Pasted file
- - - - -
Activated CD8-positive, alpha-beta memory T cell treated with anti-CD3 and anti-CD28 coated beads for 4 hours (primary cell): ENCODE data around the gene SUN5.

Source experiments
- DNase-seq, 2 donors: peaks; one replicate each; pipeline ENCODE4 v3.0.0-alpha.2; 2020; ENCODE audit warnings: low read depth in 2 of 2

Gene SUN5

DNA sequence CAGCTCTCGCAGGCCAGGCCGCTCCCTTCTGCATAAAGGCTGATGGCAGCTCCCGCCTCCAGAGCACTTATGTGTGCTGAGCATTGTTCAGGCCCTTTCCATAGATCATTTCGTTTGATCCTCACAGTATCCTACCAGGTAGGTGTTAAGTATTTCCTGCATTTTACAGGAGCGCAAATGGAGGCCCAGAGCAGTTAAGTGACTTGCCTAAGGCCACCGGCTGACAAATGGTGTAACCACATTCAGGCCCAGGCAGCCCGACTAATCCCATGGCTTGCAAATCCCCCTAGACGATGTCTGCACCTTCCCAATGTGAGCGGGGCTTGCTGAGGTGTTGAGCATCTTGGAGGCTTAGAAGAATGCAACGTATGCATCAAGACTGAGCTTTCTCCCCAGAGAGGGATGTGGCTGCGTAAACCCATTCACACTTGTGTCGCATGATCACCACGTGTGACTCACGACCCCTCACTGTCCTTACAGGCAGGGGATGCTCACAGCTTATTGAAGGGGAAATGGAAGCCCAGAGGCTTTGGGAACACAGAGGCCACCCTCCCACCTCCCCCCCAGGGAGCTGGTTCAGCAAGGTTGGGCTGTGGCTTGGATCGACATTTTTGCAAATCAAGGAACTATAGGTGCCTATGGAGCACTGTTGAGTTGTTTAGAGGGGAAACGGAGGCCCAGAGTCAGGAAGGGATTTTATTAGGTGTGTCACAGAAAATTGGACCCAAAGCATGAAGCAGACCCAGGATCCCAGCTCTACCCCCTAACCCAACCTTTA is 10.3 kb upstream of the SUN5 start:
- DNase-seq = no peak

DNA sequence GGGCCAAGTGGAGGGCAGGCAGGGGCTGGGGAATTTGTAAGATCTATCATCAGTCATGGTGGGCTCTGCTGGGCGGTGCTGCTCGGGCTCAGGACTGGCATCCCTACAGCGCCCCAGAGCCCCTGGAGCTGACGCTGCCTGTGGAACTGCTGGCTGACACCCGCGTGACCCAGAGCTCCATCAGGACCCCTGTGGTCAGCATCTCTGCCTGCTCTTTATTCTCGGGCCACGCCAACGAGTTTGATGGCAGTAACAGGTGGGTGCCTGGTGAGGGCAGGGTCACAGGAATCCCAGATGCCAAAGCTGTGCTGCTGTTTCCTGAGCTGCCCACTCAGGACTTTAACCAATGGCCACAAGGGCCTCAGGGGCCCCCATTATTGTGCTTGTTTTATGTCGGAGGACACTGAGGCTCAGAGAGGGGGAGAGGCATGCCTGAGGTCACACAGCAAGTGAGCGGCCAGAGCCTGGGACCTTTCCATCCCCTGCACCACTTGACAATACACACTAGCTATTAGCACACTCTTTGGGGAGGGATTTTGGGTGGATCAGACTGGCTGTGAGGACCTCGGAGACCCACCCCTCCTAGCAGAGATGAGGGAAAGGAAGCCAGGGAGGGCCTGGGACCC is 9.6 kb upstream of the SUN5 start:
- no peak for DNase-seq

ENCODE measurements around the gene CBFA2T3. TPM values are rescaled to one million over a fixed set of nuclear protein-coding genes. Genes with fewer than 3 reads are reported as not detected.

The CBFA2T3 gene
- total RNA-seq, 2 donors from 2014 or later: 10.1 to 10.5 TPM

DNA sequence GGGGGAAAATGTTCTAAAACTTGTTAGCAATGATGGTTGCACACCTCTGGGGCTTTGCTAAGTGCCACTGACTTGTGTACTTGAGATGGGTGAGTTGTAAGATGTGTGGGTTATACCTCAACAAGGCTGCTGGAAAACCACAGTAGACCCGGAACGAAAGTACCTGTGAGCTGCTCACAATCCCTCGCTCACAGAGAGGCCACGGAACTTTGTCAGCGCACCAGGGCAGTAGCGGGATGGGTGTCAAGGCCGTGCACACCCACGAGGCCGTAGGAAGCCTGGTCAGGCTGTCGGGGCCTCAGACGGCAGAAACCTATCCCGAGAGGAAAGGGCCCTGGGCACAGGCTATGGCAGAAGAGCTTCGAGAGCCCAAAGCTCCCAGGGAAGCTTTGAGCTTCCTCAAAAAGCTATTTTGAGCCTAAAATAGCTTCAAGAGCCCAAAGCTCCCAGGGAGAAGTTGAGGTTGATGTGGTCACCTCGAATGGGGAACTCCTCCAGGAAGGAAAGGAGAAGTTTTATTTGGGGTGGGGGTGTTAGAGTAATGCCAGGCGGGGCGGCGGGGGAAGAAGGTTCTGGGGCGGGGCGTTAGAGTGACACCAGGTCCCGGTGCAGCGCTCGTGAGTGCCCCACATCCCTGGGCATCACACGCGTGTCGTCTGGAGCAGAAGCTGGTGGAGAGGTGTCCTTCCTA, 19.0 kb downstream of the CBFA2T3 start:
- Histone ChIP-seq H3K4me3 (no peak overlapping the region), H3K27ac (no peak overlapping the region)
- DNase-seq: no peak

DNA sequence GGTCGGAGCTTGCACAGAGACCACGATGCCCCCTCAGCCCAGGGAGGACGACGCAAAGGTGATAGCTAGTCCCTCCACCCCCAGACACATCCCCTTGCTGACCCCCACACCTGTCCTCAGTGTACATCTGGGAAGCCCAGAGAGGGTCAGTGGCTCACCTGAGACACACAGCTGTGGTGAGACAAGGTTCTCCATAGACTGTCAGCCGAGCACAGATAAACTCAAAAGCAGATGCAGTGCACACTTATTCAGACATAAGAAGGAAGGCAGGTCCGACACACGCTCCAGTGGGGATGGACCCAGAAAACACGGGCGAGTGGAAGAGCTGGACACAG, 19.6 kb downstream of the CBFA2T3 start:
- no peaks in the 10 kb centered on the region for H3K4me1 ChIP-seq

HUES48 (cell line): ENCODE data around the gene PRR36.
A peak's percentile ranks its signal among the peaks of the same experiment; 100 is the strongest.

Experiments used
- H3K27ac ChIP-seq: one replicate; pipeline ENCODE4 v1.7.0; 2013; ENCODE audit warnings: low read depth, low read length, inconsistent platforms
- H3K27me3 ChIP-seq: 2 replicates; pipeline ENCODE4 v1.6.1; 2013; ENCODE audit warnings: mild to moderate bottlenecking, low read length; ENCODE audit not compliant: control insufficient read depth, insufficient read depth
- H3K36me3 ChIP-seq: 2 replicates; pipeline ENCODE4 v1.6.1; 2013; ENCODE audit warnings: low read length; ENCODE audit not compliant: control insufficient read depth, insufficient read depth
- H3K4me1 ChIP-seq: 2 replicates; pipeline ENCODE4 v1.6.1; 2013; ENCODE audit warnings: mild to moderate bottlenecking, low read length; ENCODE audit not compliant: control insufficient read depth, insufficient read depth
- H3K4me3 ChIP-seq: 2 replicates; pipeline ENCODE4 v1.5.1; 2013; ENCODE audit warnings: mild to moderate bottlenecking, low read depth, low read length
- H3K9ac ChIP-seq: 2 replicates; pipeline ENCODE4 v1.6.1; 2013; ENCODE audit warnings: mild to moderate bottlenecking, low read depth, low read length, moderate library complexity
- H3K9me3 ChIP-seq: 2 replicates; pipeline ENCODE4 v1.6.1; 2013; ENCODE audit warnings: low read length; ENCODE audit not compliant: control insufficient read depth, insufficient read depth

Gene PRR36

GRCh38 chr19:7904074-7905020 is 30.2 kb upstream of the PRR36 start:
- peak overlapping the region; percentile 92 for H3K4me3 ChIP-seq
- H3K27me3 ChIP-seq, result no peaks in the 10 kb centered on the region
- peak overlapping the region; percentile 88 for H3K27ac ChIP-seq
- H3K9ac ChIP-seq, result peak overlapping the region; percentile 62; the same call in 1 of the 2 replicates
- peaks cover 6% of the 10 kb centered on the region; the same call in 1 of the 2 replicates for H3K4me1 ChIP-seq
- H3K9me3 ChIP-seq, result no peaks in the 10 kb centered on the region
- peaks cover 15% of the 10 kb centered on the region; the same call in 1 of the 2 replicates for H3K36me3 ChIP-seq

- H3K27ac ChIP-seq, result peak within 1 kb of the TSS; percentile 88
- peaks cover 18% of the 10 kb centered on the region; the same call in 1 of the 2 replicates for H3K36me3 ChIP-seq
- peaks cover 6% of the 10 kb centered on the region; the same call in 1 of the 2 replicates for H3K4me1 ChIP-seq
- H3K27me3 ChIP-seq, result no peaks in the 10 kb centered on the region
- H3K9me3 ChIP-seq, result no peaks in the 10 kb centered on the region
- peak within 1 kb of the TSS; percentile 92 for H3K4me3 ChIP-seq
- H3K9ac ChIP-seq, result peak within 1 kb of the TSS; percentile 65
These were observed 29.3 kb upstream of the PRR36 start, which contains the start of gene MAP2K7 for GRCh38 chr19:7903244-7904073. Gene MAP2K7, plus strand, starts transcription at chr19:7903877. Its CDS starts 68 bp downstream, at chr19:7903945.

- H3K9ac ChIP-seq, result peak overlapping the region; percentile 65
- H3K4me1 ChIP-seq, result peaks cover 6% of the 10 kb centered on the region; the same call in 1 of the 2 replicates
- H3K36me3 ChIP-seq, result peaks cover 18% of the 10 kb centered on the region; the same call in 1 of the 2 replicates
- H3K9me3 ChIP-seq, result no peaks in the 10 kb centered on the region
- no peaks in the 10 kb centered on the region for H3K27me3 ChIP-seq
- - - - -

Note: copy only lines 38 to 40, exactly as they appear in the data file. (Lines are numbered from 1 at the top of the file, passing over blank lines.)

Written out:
- peaks cover 6% of the 10 kb centered on the region; the same call in 1 of the 2 replicates for H3K4me1 ChIP-seq
- H3K27me3 ChIP-seq, result no peaks in the 10 kb centered on the region
- H3K9me3 ChIP-seq, result no peaks in the 10 kb centered on the region